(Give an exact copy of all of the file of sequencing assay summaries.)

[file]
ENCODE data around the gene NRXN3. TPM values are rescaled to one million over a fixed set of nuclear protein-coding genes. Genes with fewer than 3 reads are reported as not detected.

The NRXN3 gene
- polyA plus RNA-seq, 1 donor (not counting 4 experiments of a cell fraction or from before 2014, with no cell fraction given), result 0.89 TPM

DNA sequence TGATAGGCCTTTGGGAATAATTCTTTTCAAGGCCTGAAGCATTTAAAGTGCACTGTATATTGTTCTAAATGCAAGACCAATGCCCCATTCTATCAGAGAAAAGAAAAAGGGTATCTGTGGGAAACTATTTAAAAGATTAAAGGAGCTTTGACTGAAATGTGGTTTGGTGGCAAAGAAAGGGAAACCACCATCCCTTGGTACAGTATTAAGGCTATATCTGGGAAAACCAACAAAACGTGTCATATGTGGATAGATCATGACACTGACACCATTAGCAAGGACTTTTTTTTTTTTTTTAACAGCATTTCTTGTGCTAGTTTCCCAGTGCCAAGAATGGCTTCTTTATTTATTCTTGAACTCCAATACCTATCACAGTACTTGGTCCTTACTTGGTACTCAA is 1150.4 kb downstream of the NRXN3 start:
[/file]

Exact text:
ENCODE data around the gene NRXN3. TPM values are rescaled to one million over a fixed set of nuclear protein-coding genes. Genes with fewer than 3 reads are reported as not detected.

The NRXN3 gene
- polyA plus RNA-seq, 1 donor (not counting 4 experiments of a cell fraction or from before 2014, with no cell fraction given), result 0.89 TPM

DNA sequence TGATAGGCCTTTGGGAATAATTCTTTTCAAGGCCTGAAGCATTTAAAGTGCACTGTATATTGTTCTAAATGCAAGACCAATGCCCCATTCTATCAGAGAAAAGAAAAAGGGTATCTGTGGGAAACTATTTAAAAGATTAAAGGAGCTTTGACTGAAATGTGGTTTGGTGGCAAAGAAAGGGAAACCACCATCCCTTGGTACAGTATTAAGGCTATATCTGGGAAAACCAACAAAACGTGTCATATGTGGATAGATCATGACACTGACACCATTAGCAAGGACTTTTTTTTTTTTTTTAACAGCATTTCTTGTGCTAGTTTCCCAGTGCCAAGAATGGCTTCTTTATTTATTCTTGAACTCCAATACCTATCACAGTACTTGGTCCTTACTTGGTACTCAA is 1150.4 kb downstream of the NRXN3 start: